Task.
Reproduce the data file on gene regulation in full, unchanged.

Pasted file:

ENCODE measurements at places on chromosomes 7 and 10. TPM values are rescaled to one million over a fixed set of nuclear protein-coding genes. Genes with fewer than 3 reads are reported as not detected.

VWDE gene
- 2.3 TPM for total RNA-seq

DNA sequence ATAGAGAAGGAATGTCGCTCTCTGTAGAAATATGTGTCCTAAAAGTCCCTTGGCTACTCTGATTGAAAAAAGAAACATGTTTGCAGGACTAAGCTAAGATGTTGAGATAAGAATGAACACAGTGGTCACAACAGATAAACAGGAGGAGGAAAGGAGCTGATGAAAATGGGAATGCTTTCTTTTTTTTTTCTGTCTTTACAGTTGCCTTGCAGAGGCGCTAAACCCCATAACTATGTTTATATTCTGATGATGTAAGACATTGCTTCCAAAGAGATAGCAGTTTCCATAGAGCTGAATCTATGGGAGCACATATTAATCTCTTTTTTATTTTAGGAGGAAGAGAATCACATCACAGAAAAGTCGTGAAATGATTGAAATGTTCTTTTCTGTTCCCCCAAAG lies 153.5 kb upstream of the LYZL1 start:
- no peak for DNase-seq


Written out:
ENCODE measurements at places on chromosomes 7 and 10. TPM values are rescaled to one million over a fixed set of nuclear protein-coding genes. Genes with fewer than 3 reads are reported as not detected.

VWDE gene
- 2.3 TPM for total RNA-seq

DNA sequence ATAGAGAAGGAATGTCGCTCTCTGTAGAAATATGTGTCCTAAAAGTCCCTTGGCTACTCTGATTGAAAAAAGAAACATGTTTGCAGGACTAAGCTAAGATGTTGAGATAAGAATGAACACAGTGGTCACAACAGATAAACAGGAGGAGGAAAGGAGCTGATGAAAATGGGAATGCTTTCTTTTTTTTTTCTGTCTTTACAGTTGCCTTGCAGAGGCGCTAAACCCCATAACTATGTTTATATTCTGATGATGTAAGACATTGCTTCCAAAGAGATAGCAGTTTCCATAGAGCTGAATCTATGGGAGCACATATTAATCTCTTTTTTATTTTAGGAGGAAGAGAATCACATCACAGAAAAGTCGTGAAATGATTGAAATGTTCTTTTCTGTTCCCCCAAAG lies 153.5 kb upstream of the LYZL1 start:
- no peak for DNase-seq